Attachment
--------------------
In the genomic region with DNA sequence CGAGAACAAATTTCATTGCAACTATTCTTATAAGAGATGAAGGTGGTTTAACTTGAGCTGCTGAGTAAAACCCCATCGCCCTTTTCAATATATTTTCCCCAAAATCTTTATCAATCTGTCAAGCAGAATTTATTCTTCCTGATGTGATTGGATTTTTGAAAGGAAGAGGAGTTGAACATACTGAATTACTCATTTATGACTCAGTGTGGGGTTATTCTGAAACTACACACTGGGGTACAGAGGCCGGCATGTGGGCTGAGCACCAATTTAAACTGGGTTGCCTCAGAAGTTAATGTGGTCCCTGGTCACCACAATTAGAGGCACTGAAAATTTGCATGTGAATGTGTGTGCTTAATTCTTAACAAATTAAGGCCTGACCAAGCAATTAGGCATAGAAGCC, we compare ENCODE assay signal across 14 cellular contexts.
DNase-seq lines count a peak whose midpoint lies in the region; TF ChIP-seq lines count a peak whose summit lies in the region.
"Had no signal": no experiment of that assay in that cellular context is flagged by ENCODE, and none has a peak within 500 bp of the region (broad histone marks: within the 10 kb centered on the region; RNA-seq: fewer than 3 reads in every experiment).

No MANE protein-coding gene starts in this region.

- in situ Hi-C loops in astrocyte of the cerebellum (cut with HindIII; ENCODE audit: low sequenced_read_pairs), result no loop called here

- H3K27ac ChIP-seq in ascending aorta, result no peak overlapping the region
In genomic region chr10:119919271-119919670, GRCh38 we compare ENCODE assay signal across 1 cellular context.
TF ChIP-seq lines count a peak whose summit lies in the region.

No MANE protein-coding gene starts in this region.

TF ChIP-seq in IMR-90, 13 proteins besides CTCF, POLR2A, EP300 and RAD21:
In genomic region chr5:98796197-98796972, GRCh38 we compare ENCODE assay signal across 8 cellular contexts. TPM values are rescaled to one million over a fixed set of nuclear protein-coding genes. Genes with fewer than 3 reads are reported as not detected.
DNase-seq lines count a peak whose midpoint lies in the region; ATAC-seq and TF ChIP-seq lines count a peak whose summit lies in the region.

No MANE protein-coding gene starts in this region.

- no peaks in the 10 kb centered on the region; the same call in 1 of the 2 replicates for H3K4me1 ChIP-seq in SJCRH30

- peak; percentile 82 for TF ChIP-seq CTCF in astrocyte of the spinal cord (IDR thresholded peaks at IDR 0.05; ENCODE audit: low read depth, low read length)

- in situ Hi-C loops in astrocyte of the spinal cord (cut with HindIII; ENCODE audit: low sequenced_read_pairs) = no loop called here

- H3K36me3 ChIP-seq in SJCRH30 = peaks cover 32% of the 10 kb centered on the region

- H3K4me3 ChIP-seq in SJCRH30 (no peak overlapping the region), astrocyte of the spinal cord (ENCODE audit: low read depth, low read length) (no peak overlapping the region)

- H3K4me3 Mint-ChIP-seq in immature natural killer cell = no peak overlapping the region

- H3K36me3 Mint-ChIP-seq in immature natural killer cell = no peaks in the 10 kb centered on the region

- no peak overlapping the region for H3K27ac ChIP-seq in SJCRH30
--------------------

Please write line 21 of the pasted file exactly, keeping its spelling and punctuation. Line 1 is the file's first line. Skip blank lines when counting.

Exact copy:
- no peak overlapping the region for H3K27ac ChIP-seq in SJCRH30